It wasn’t long after the success of the new Zelda games for Nintendo to release The Legend of Zelda: Majora’s Mask. Though I helped my nephew beat it years later, I was never a big fan of the game myself. I’m not a big fan of time limits and the game is one BIG time limit. Time limit quests are one of my least favorite things in video games (right next to in-game rain – cough, cough – Breath of the Wild brought that to a whole new level of hatred). As years passed, my love for Zelda was passed on to my nephew as he grew up playing older games like Ocarina of Time, Majora’s Mask, Twilight Princess and others.
Will There Ever Be Anything as Magical and Inspiring as the First Time I Played a Zelda Game?
At this point, that first Zelda game was unbeatable in my mind. Nothing could top it and I would never experience that sense of awe, wonder and inspiration again. My memory of the game never faded but my interest moved to others video games, seeking and sometimes finding inspiration in them. This was until another Zelda was released.
The Nintendo Switch and The Legend of Zelda: Breath of the Wild
No longer the naïve, sheltered eleven-year-old that was playing her first real video game, I’m now a fully-fledged adult who has been exposed to so much fantasy and magic throughout the years (I’m still obsessed with the Harry Potter Series). By this time, I had played World of Warcraft on and off for years, dreamed of becoming a Grey Jedi, played Fable a dozen times, and volunteered myself into the Hunger Games (I’m from District 4). This game had its work cut out for it. And boy did it do an outstanding job!
First of all, let me say that purchasing the Nintendo Switch was no easy decision. After looking at the other games for the system at the time, nothing appealed to me except Zelda and we struggled with the idea of buying a whole new console for one game, especially as minimalists.
But our desire for this game was great. So we purchased a Switch, (along with a larger controller for his man hands) and we purchased the DLC along with the game. It was an investment to say the least. However, the enjoyment that we both got out of the game as well as the inspiration that it reignited in me (giving me at least one novel idea) was worth it.
Relishing in the Breath of the Wild
Not only did Breath of the Wild keep hold of certain classic Zelda elements such as the elemental arrows (adding bomb and ancient arrows), and special garb but the creators expounded upon it. Drawing from other popular RPGs, players were now able to brew elixirs and potions, cook unique recipes for attack and defense boosts, collect multiple armor sets and use items from the world to upgrade their stats – often granting stronger abilities once the complete set was obtained and upgraded. Things like swim speed, climbing speed, lightening resistance and stealth to name a few.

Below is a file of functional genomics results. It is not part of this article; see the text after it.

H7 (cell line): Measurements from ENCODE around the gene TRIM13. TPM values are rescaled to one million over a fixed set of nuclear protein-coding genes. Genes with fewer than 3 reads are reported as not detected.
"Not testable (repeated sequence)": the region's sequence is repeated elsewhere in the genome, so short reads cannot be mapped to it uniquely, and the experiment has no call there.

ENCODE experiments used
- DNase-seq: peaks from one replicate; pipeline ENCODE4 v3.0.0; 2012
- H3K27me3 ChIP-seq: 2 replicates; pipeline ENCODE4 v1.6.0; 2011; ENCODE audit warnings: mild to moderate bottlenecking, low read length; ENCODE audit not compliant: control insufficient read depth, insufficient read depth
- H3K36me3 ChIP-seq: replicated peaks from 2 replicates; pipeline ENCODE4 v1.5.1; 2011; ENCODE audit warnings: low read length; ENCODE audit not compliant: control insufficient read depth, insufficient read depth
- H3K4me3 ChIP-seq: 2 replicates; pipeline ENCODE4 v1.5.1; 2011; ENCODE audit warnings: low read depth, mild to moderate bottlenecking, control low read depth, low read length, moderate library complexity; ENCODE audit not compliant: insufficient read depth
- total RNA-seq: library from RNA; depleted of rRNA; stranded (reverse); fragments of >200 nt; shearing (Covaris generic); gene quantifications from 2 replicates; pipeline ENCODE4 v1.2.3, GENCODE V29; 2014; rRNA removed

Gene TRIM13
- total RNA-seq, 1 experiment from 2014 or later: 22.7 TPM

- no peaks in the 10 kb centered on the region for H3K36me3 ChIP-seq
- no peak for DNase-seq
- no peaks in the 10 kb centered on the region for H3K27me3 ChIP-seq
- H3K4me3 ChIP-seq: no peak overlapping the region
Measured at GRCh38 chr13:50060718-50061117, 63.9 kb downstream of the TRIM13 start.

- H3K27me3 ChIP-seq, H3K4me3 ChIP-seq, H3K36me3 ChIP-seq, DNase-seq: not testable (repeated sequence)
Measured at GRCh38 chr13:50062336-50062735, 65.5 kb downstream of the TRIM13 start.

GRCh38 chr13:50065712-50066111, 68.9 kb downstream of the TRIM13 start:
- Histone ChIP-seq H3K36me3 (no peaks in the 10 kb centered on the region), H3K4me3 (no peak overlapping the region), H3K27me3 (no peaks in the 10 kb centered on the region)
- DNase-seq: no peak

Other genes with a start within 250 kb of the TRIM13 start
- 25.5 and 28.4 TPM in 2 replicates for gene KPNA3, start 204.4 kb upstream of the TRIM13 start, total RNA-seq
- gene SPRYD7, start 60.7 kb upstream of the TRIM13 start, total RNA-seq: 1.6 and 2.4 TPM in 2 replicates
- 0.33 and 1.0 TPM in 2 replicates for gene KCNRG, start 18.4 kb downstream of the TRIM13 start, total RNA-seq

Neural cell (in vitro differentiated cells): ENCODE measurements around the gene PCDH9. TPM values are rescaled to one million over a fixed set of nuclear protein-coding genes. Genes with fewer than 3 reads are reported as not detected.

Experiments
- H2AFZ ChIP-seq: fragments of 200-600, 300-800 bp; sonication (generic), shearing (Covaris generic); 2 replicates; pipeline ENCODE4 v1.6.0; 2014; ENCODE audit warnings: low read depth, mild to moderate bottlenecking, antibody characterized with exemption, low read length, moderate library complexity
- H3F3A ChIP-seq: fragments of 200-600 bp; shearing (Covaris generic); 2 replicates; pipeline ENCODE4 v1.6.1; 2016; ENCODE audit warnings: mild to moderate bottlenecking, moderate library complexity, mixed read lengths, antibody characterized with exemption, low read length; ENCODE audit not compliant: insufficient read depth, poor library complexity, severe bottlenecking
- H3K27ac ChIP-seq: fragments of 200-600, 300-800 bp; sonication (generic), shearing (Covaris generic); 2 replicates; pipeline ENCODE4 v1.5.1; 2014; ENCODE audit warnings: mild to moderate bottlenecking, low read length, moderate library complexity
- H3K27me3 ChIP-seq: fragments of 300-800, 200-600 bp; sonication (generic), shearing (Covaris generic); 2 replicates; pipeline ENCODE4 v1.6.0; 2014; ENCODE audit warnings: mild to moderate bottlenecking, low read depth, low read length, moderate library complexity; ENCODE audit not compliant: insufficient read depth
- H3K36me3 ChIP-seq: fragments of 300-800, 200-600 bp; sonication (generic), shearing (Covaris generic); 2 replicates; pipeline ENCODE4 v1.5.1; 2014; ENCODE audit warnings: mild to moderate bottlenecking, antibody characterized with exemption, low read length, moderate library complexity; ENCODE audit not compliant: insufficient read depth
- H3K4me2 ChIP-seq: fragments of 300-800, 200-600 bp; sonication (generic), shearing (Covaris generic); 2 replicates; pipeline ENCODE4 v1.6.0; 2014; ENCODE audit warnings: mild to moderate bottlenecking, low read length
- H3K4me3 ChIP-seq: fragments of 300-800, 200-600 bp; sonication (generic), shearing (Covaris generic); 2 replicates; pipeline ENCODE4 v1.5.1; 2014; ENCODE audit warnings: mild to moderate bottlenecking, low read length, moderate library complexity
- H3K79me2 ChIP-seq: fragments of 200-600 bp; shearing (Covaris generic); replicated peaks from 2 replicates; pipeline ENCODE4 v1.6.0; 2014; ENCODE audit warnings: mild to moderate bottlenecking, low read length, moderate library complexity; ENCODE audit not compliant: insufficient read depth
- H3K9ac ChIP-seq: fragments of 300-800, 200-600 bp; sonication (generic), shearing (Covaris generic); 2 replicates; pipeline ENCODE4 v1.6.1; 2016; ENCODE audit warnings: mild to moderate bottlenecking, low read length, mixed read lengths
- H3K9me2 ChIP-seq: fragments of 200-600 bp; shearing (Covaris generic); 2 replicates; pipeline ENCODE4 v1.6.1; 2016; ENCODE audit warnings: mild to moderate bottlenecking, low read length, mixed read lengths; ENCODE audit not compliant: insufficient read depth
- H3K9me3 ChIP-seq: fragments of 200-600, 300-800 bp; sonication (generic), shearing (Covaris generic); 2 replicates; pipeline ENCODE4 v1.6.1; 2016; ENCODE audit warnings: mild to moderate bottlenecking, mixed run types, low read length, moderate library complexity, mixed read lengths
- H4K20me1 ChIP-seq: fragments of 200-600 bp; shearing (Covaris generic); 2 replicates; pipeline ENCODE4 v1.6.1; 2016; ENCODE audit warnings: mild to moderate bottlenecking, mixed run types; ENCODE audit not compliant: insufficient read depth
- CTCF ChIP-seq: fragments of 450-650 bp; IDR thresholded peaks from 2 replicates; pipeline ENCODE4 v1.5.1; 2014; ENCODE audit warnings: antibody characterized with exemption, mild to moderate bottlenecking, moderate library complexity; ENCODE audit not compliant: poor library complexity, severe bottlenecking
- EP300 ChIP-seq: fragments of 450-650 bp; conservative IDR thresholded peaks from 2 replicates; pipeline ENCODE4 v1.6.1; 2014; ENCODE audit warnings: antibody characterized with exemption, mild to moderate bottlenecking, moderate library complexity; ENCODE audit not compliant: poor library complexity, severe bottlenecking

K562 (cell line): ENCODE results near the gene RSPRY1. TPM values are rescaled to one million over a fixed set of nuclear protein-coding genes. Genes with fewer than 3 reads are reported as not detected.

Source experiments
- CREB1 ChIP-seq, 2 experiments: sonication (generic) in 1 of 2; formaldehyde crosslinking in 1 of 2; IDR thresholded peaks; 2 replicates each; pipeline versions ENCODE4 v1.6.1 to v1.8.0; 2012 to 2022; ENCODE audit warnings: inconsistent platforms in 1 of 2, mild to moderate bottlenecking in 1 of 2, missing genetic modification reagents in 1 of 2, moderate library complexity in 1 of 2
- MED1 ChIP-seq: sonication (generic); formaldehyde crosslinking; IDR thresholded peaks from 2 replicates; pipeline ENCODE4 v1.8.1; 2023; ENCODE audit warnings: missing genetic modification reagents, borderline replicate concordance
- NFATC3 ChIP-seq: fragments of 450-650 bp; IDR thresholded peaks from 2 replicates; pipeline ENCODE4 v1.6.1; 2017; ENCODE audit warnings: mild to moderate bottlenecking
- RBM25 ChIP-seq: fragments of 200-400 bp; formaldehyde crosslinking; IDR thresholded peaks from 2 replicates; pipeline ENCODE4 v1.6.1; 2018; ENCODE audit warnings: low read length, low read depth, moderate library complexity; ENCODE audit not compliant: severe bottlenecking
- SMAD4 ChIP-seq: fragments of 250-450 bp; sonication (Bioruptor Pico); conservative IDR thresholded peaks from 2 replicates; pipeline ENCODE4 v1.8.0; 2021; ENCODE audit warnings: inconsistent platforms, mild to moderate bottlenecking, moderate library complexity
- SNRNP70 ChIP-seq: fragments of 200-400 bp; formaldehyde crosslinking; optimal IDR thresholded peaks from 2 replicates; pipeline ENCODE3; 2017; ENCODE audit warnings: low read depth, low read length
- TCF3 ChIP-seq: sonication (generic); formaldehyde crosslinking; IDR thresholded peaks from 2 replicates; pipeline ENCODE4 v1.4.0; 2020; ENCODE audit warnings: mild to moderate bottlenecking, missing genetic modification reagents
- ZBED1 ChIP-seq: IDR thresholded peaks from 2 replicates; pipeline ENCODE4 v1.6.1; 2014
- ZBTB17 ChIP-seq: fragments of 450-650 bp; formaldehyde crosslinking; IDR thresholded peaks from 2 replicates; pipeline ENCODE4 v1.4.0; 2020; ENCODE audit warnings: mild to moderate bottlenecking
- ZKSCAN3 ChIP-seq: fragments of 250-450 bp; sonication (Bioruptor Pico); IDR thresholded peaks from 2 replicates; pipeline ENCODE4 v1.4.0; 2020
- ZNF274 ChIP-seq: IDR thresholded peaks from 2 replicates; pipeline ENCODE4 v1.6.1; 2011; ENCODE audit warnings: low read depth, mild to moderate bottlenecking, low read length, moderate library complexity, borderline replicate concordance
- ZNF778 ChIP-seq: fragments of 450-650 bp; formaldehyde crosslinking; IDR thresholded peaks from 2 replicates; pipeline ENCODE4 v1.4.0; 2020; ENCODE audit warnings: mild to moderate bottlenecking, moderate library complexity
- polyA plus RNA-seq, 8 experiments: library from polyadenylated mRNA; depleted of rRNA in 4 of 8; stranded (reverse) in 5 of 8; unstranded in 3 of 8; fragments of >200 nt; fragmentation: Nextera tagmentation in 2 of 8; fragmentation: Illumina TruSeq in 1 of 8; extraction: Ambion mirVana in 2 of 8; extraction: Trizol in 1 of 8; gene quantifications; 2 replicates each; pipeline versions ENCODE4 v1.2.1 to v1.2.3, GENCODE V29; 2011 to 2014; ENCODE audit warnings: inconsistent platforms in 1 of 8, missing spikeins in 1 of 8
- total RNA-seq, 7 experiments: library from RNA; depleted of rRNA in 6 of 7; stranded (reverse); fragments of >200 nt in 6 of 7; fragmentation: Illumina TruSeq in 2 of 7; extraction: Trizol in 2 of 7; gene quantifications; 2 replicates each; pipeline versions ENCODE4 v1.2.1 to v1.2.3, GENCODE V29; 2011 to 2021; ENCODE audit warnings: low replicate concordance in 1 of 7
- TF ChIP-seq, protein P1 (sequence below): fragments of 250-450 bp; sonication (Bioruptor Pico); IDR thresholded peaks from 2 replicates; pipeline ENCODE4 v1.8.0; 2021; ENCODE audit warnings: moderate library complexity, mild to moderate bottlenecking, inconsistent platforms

Climbing presented a whole new way to explore the game. Vast canyons and mountain regions were now 100% explorable and filled with unique monsters and puzzles to titillate our minds.
Drawing Writing Inspiration from Breath of the Wild
In a completely open world, anything is possible. Things in this game were unpredictable and largely based on the players decisions. Don’t believe me? Check out this fan made video on YouTube. Seriously, you don’t even have to play the game to find it hilarious.
This video alone provided so many ideas from the game that I could inject into writing. How?
- What can go wrong, will go wrong.
- Death finds a way.
- Anything is possible. Literally.
When writing a story, authors often talk about the slow, sagging middle of the story. What if, like in the video above, an arrow is shot at them from an unseen enemy in the middle of nowhere? The treasure they were seeking kills them? They are able to have one enemy attack another? Video games with such an open world filled with possibilities can open up ideas in your writing.
Magic is Only Science Which Hasn’t Been Explained
The Sheikah Slate, a smartphone or tablet-like device in BoTW, presented players with the ability to use technology that was “ancient.” Players could not only use it to map the humongous map, but also to freeze time for specific objects, move metallic objects, create ice from water, track resources and create bombs. The so-called “ancient” technology provided a way for advanced science to enter a world of magic. Hey science fiction and fantasy authors, I’m looking at you!
Other Inspiration from The Legend of Zelda: Breath of the Wild
- Shield surfing
- Having an enemy get electrocuted during battle because he was fighting with a metal weapon in the middle of a lightening storm.
- Special abilities granted to you from dead friends.
- Melee weapons augmented with elemental properties.
- The possibility that your weapon can break mid-battle.
- A blood moon which when rises, resurrects all the previously defeated monsters.
Players are also introduced to new groups of people like The Yiga Clan and the Rito. Now, the Rito race was featured in another Zelda game that I didn’t play so while this was the first I’d seen them, they weren’t entirely new. I fell in love with the Rito Champion, Revali, and adored the Gerudo Champion, Urbosa. Characters like this, along with the amount of cut-scenes, bring that much more depth and pleasure to an already vast and amazing world.
I hope if you’re struggling to find inspiration, you take a look into some video games. Keep in mind that they are another form of story-telling and can be a valuable resource for those who know where to look.
Cover Art from GQ.com
Regina Bethory is a fiction author. She graduated from Christopher Newport University with a Bachelor’s in Directing and Play Writing and from Newport News Shipbuilding’s Apprentice School as a Test Electrician. She also has a degree in Funeral Services. As an avid minimalist and traveler, she enjoys spending her time learning new things, seeking new experiences and de-cluttering. When she is not writing, she can often be found in comic book stores and early morning matinees.